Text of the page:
Some folks sure make a big fuss over aliens. I’m not talking about the illegal kind that are hopping fences or digging tunnels under the border. I’m referring to the ones in flying saucers, the ones with the big heads who look for those crop circles that “mysteriously” appear in fields, some kind of signal that says “Land your spaceship here”. Sorry I’m not buying it. It’s utter nonsense.
On the other hand, I reckon if there were such creatures out there, they might find some similar markings in our hillside. Now these markings would not be from any crop circle up here on our hillside. We couldn’t get a healthy stand of crops or grass to grow on this hillside if our life depended on it, unless we would happen to chop all of our trees down. We love our hundreds of trees and the shade they provide us, so we haven’t sacrificed them for the sake of any grass yet.
The leaves are the problem. These hundreds of trees produce piles and piles of leaves, thousands of them. Those dandy green hanger-ons waving on every tree in the spring and summer around here eventually crumple up and turn brown, turning our forest floor into a crunchy carpet. Because we have so very many leaves, I usually start raking them in the fall, work through the winter, and about the time Easter rolls around each year I somehow get them to a manageable level.
The method is simple—burn them. I’m still waiting for one of those geniuses to come up with an effective way to use all of these leaves for fuel to keep me warm in the winter and to keep the lights on. Since I’ve not seen anyone come up with that yet, I reckon we’ll just keep ridding ourselves of them the old fashioned way by burning them.
The burning is what causes the temporary scars all around our hillside. I have several locations that are somewhat cleared out in the trees that enables me to burn the leaves. While I still have to carry loads of leaves a short distance, I generally try to burn them as close as possible to the area from which I am raking them. These multiple burn piles cause the markings on our hillside and keep me from having to cart the leaves all over creation. If the aliens come, they will see these large ashen circles from above spotting the landscape.
With yesterday being a beautiful spring Saturday morning, I got out of bed before the crack of dawn and commenced to taking care of our overpopulation of leaves. I raked and hauled and hauled and raked using my typical method of filling an old plastic trashcan and hauling them to the burn pile. I had been at this for some time when the little people inside the house began coming out of the woodwork, excited that Daddy had a blazing fire going strong outside. I almost always get the parent of the day award for being the one who strikes a match under any ‘ole pile of leaves and sticks. I guess that’s comparable to the times that Mommy gets the award when she’s in the kitchen making cookies or a cake.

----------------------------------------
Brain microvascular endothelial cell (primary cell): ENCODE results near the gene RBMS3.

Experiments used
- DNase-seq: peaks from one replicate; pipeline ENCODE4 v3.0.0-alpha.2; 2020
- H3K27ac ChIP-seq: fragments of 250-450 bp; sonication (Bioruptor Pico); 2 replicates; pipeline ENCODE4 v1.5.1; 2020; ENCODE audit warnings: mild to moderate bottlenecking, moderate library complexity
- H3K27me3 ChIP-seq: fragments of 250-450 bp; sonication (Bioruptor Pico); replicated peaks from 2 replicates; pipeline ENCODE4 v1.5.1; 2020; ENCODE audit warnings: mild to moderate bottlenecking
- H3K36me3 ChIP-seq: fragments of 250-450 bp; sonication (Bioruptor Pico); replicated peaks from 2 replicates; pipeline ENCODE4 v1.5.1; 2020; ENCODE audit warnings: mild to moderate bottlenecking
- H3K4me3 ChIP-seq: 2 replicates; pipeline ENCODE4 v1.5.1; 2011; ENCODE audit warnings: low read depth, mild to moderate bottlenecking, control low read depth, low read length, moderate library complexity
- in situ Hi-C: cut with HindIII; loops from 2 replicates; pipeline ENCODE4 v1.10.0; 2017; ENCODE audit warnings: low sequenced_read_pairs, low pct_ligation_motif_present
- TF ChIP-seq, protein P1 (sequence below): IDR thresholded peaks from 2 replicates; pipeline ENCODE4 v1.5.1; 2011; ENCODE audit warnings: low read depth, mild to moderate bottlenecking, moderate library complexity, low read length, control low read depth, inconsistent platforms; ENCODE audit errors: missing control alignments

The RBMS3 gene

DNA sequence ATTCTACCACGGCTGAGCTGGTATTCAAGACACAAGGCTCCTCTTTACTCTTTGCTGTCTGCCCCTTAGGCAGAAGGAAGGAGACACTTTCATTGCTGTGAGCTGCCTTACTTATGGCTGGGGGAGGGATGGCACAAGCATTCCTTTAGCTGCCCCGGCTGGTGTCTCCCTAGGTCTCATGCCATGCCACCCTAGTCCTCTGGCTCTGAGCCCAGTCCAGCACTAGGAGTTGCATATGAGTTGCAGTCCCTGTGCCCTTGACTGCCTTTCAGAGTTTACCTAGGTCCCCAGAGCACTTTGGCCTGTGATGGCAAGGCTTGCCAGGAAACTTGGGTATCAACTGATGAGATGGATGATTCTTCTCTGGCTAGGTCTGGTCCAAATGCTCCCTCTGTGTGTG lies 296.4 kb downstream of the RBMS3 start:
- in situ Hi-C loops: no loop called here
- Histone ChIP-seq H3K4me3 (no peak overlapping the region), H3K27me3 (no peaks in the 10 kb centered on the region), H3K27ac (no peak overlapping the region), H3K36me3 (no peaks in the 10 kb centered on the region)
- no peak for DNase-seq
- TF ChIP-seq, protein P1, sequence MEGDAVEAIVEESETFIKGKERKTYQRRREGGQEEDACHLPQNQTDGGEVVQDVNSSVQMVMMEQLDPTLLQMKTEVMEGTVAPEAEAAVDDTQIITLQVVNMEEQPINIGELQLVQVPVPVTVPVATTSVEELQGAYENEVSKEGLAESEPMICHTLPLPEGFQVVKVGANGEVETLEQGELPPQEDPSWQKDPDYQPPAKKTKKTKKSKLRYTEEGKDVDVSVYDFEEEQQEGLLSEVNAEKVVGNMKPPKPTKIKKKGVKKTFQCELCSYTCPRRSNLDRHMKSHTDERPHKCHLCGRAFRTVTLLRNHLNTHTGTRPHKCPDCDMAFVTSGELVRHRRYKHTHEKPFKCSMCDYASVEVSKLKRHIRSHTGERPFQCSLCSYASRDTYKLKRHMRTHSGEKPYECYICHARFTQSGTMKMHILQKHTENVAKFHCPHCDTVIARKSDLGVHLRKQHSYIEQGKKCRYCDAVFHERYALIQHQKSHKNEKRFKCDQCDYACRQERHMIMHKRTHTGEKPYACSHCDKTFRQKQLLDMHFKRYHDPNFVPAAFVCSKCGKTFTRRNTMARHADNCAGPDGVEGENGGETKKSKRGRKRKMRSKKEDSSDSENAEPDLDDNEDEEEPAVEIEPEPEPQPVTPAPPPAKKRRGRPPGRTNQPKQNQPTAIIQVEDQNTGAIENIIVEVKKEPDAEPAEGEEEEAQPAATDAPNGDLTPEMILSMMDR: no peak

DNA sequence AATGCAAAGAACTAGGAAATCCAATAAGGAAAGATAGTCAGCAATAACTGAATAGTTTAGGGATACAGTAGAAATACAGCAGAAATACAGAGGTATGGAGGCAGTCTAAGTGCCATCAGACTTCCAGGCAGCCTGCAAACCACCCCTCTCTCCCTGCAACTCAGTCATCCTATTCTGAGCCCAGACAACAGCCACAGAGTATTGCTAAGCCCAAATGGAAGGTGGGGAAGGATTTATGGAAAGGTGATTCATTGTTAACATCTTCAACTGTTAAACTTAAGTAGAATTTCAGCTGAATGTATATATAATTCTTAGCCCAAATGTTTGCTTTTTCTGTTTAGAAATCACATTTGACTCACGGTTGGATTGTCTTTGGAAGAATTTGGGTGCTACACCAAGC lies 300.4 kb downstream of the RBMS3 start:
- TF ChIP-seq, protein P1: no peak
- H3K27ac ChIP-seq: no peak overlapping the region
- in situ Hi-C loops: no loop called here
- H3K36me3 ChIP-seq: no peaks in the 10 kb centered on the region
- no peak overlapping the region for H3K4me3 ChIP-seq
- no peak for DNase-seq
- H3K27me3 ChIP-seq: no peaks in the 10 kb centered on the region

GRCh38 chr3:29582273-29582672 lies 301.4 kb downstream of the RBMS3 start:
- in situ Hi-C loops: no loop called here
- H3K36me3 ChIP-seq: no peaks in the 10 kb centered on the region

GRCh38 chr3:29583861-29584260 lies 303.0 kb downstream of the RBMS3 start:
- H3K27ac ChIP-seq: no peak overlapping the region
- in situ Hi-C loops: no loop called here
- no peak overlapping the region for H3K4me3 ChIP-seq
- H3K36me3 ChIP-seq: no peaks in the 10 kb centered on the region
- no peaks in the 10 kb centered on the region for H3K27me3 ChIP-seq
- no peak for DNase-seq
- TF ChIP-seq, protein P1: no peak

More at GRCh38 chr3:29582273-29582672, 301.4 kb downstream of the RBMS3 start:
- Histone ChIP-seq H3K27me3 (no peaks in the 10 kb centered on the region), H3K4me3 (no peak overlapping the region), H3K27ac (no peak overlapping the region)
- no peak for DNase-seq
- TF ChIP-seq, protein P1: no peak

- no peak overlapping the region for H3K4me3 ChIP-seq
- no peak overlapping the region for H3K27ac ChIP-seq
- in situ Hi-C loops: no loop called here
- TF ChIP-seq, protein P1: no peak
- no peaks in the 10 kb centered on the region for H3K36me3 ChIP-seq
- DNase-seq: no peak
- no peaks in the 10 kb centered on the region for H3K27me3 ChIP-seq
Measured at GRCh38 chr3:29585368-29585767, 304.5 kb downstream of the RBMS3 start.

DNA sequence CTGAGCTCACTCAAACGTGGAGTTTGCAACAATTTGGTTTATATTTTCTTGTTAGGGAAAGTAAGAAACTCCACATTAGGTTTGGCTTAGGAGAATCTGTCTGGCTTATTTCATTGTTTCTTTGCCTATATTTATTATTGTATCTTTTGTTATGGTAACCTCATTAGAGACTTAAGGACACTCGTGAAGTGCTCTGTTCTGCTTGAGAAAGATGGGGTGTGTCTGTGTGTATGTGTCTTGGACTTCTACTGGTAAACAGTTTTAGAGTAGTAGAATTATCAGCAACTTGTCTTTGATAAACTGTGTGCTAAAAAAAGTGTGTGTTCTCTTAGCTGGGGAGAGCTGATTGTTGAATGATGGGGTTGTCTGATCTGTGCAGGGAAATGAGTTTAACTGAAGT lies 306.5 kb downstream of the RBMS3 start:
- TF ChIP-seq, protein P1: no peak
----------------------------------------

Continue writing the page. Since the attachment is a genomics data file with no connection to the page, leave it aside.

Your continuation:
After being at it for several hours and starting to feel cramps in my arms from raking, the kids were faithfully staying by my side, especially Olivia and Joshua. Joshua has a real love for wanting to constantly throw stuff into the fire, so I really have to watch out for him. Olivia does not seem so brave around the fire, which is really a good thing, but she wants to just stand around where I’m working and talk my ears off.
After I had already been working at it for more than half the day I was nearing an area in which my leaf blower would really come in handy. I went to the garage and fetched it, and after a little bit of struggle I managed to get it fired up and roaring. I used it to blow off our driveway and the steps leading up to the backyard, which are quite a challenge to clean out without the leafblower.
As I came to a stopping place on a portion of leaves that I was blowing, I shut off the leafblower when I saw Olivia approaching. She was as happy as she could be seeing that I had shut the loud beast off, knowing that she could get back to talking. She did.
Olivia looked at me so very intently and said, “Daddy, you got your blowleafer?” Amused, I let her know that yes, I had been using my leafblower. Olivia’s “miscommunication” reminded me of a time when some of our other “little people” have either had an inability to pronounce what they were trying to say, or just got it plain backwards. The following happened a couple of years ago when Joshua was a little older than Olivia is now:
Katrina and the kids had made cookies one night, and the next day our oldest daughter Reagan was home spending the day with us. After lunch, in their usual fashion, the kids wanted dessert. Reagan had not been involved in the baking the night before, so she was unaware of the homemade cookies. Joshua, in his most sincere voice, looked at Reagan and asked, “Reagan, do you want some snooternoodles?” Reagan and I both looked at each other like he was crazy, and then finally figured it out. They had made snickerdoodles.
Over the past several months, as Olivia has worked on her speaking skills, I’ve had to sometimes rely on the translator, Mommy, or even one of the other younger natives of our clan. Many times I have looked Olivia in the eye and asked her, “Do you speak English?” That usually gets a giggly response from others around.
Someday, when the aliens identify our ash pits from the sky and land here, we may have to send Olivia or Joshua out to speak with them first. These aliens may encounter some variation in the English spoken around here and may be able to better relate to the kids than me. I can even picture the kids bringing them in to the kitchen and offering them something to drink from the fridgalator. Now that I think about it, I reckon my Southern drawl could also count as an additional language as well. Perhaps we are more bilingual than I thought.
Written by David Steen, with God smiling, March 13, 2011